A ten-year deal for a waterside American Grand Prix with the back-drop of the New York skyline was announced on Tuesday.
New Jersey governor Chris Christie made the official announcement but the street race, to debut in mid 2013, will be privately funded, headed by Leo Hindery, a well-known American businessman and Le Mans class winner.
Unlike Texas' purpose-built circuit for next year's US Grand Prix, Hindery said the roads for the street race are already in place and only need to be resurfaced.
"We build our stands, our pits and paddock club. We put up barriers and catch fences. We put it up and take it down," he said.
Also unlike Austin, there will be no government help.
"We are not receiving and never asked for any subsidies," he said.
Tavo Hellmund, the Texas promoter, offered his congratulations and said the two US events - separated by more than 3000 kilometres - can co-exist.
"I am excited for the east coast and feel Tuesday's announcement is yet another acknowledgement of the viability, fan interest, economic benefits and prestige an F1 Grand Prix event brings to a region," he said.
Even more excited is F1 chief executive Bernie Ecclestone.
"I've been wanting to do this for years," he told the Bloomberg news agency via telephone. "You'll be able to see the Manhattan skyline on TV."
Mixed reaction as F1 lands in India
Formula One's travelling circus has offered a mixed reaction after touching down ahead of the first ever Indian Grand Prix.
Tax, security and circuit construction issues made headlines many weeks ago, but a couple of drivers this week were still grumbling about the difficulty of obtaining a visa to the burgeoning south Asian country.
"I had a bit of a feeling that the Indians didn't really want to see us," Virgin driver Timo Glock is quoted as saying by Germany's T-Online.
"I hope the fans take us closer to the heart than the local immigration authorities did," he added.
It has emerged that fellow German Nico Rosberg, who arrived in Delhi on Tuesday, was initially denied entry to India.
Also grumbling is Finn Heikki Kovalainen: "I had to fill in about 70 pages of paperwork. It's unreal how complicated it was."
But Speed Week correspondent Mathias Brunner revealed that once his visa was in his hand, he was surprised that actually entering India was easy.
Then came the smog and his taxi journey to the hotel.
"If you're thinking of yourself driving a car in India - don't do it!" he jokingly warned.
"The typical Indian driver honks with one hand and talks on the phone and gestures with the other. There's not much capacity left to steer," said Brunner.
"And I have never in my life seen such a dirty city. The rubbish lying on the streets beggars description, as though the garbage men are on continuous strike."
Sutil insists Force India decision not made yet
Adrian Sutil insists he has not been ousted by Force India.
Reports are growing strength that the German, who has been with the Silverstone based team since its Spyker days, will be replaced in the race seat next year by Nico Hulkenberg.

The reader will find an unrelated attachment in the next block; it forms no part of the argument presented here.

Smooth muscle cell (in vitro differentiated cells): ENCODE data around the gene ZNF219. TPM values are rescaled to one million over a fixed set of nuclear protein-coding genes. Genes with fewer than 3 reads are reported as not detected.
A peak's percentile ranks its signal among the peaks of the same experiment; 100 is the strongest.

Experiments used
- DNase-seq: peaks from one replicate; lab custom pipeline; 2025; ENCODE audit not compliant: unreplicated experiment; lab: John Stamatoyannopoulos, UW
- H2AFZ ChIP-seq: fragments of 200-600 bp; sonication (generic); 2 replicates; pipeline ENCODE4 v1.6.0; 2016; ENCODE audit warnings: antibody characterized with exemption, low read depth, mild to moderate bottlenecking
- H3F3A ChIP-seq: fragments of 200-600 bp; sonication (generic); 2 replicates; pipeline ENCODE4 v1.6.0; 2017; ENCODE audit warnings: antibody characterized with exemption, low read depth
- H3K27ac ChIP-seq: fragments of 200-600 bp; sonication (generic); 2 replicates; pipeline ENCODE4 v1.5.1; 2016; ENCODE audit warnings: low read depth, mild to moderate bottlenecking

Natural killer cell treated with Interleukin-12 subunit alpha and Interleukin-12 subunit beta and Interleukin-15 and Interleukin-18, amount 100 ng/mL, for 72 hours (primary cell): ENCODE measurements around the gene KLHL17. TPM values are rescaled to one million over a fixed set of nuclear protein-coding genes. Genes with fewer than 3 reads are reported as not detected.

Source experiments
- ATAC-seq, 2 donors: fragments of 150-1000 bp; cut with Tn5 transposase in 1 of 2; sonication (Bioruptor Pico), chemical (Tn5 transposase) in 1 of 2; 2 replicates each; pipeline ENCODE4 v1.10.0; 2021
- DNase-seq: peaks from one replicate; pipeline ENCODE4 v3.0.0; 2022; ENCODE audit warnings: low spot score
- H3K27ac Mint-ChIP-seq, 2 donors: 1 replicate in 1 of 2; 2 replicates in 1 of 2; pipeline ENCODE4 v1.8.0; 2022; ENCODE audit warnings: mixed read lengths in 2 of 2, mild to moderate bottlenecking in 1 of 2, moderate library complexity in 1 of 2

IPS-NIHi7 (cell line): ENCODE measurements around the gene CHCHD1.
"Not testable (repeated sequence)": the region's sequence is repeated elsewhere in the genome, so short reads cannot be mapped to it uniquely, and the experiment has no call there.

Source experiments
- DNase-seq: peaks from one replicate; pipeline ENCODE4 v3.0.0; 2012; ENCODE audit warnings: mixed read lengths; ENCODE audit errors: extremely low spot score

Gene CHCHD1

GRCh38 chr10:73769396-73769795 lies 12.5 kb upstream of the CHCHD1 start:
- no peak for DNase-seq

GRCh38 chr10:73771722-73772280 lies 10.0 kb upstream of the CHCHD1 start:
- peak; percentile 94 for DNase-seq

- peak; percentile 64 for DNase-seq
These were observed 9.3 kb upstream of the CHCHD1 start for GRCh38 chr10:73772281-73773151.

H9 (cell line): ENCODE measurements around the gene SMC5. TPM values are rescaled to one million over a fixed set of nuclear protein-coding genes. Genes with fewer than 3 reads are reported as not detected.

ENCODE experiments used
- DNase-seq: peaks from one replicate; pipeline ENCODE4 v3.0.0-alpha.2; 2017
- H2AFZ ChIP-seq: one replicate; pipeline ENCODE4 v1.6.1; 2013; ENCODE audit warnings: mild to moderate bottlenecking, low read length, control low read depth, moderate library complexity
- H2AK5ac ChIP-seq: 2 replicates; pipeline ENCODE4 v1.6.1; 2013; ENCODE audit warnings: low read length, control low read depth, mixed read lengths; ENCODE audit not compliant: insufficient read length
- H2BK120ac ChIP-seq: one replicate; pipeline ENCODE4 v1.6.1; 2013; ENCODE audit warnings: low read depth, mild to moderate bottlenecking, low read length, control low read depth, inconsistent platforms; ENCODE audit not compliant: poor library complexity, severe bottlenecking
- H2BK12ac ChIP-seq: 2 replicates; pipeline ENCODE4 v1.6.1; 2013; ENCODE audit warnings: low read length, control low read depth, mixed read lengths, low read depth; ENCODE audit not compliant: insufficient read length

Boss Vijay Mallya, however, will not be making the 2012 driver announcement until mid December.
"Vijay has told me that there has been no decision yet and that the (Hulkenberg) news is not right.
"I have no reason to disbelieve him as he has always been open and honest with me," Sutil told Germany's Auto Motor und Sport.
The magazine, however, is convinced that Sutil's "marriage to his long-time employer seems over", with new team co-owner Sahara meaning Force India is "no longer dependent on Sutil's sponsors".
His only alternative for 2012 appears to be Williams, with Sutil's manager Manfred Zimmermann reportedly ruling out a switch to Lotus, Virgin or HRT.
Renault has a vacancy for next year, but Sutil remains locked in a legal dispute with that team's co-owner Eric Lux.
For its driver choice, Williams is in a position of luxury, with Sutil but also Rubens Barrichello and apparently Kimi Raikkonen all keen on the seat alongside Pastor Maldonado.
Auto Motor und Sport said 2007 world champion Raikkonen has tired of rallying, has some sponsorship in tow and is "training hard" for his F1 comeback.
"A quick decision by Williams, as hoped for by Sutil, is not likely," said the German report.
New names line up for Abu Dhabi test
The rookie lineup for next month's young driver test in Abu Dhabi is taking shape.
Some brand new names are in the mix, according to Italy's Autosprint magazine.
One is the 22-year-old Monegasque driver Stefano Coletti, who has reportedly secured one of the seats that according to speculation has been sold by Toro Rosso.
Team boss Franz Tost is reportedly also in talks with Italian teenager Kevin Ceccon.
Another teenager, 18-year-old Estonian Kevin Korjus, will apparently run with Renault, as will the German DTM driver Christian Vietoris.
It was believed Frenchman Charles Pic was in talks with Toro Rosso, but the GP2 star will reportedly run at Yas Marina with Force India.